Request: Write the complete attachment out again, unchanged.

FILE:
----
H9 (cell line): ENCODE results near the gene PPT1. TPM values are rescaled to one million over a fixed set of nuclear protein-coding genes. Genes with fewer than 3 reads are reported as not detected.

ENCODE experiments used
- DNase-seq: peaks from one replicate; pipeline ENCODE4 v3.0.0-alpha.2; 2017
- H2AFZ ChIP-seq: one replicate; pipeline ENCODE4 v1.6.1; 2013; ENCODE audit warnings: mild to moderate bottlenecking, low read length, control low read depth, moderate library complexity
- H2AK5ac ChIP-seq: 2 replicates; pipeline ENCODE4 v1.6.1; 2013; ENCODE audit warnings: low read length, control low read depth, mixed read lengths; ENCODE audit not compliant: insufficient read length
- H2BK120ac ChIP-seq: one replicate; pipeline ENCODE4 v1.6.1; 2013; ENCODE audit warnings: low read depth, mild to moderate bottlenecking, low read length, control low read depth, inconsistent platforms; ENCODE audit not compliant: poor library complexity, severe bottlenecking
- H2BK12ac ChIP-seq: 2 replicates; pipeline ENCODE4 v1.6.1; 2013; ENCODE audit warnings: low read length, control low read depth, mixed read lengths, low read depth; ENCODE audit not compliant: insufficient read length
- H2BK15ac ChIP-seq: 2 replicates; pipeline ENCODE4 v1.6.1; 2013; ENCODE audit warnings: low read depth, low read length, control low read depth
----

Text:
H9 (cell line): ENCODE results near the gene PPT1. TPM values are rescaled to one million over a fixed set of nuclear protein-coding genes. Genes with fewer than 3 reads are reported as not detected.

ENCODE experiments used
- DNase-seq: peaks from one replicate; pipeline ENCODE4 v3.0.0-alpha.2; 2017
- H2AFZ ChIP-seq: one replicate; pipeline ENCODE4 v1.6.1; 2013; ENCODE audit warnings: mild to moderate bottlenecking, low read length, control low read depth, moderate library complexity
- H2AK5ac ChIP-seq: 2 replicates; pipeline ENCODE4 v1.6.1; 2013; ENCODE audit warnings: low read length, control low read depth, mixed read lengths; ENCODE audit not compliant: insufficient read length
- H2BK120ac ChIP-seq: one replicate; pipeline ENCODE4 v1.6.1; 2013; ENCODE audit warnings: low read depth, mild to moderate bottlenecking, low read length, control low read depth, inconsistent platforms; ENCODE audit not compliant: poor library complexity, severe bottlenecking
- H2BK12ac ChIP-seq: 2 replicates; pipeline ENCODE4 v1.6.1; 2013; ENCODE audit warnings: low read length, control low read depth, mixed read lengths, low read depth; ENCODE audit not compliant: insufficient read length
- H2BK15ac ChIP-seq: 2 replicates; pipeline ENCODE4 v1.6.1; 2013; ENCODE audit warnings: low read depth, low read length, control low read depth